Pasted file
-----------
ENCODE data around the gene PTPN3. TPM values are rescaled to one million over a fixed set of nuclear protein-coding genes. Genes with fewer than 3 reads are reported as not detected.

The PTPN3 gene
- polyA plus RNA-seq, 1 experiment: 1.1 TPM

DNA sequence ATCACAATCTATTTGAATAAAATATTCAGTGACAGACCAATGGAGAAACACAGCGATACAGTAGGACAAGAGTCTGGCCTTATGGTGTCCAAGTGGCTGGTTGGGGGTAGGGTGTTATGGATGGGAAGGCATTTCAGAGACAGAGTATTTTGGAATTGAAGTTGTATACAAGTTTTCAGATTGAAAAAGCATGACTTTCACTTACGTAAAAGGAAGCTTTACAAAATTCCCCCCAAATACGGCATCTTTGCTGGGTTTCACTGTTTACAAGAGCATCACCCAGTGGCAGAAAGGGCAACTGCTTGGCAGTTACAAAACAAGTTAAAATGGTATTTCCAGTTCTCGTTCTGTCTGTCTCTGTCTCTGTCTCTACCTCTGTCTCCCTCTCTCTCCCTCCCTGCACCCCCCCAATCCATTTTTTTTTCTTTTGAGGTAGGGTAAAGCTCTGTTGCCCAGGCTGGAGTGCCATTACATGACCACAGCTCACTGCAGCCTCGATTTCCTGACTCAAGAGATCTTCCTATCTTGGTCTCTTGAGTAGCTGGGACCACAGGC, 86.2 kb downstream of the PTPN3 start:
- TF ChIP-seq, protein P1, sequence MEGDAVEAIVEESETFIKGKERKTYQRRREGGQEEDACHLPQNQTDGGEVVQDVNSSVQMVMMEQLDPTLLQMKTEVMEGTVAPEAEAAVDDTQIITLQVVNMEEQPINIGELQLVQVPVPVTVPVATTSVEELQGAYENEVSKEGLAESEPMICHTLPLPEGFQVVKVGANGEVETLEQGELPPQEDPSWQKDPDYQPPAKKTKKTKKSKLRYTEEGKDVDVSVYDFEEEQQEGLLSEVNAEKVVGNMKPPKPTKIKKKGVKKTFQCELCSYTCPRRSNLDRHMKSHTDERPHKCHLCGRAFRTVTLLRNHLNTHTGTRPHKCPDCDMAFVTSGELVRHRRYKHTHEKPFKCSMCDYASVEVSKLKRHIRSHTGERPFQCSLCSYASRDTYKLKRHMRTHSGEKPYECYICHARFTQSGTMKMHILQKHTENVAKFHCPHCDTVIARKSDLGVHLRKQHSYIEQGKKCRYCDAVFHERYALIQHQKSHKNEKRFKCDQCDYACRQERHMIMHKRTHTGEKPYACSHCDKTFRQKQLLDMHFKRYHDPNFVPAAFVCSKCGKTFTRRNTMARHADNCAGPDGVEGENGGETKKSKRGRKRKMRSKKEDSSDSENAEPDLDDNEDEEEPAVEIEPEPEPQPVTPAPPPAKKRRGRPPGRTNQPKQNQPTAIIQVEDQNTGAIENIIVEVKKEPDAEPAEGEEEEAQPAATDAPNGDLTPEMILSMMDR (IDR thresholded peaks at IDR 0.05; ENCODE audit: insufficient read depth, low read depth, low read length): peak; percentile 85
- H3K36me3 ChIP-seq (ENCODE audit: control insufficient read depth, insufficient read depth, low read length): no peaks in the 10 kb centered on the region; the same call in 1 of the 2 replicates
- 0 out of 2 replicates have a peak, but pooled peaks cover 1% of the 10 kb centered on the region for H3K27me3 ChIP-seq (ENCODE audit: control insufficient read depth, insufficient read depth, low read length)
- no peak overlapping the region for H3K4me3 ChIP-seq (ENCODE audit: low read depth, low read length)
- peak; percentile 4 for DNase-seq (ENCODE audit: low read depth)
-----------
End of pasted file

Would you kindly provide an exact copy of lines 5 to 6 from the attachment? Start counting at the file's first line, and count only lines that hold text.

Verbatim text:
- TF ChIP-seq, protein P1, sequence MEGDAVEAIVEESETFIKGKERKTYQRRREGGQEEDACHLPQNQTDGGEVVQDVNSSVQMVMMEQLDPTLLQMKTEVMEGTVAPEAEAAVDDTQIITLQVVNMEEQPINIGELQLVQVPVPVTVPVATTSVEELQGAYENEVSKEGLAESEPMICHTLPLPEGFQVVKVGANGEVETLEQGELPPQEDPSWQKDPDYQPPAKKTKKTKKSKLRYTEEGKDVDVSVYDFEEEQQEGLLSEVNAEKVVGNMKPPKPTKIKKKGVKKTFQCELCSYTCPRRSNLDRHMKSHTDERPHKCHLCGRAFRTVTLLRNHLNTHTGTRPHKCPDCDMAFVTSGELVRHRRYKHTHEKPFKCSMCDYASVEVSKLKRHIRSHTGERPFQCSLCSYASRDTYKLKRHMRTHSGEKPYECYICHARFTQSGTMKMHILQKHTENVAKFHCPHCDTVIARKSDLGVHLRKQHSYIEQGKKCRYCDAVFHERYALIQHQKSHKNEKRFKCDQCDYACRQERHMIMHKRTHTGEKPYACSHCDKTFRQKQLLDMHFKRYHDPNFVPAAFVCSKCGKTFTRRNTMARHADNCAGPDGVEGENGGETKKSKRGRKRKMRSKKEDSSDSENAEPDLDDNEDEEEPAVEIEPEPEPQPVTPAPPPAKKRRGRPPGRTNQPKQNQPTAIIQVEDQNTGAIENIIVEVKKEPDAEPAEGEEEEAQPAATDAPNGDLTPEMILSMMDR (IDR thresholded peaks at IDR 0.05; ENCODE audit: insufficient read depth, low read depth, low read length): peak; percentile 85
- H3K36me3 ChIP-seq (ENCODE audit: control insufficient read depth, insufficient read depth, low read length): no peaks in the 10 kb centered on the region; the same call in 1 of the 2 replicates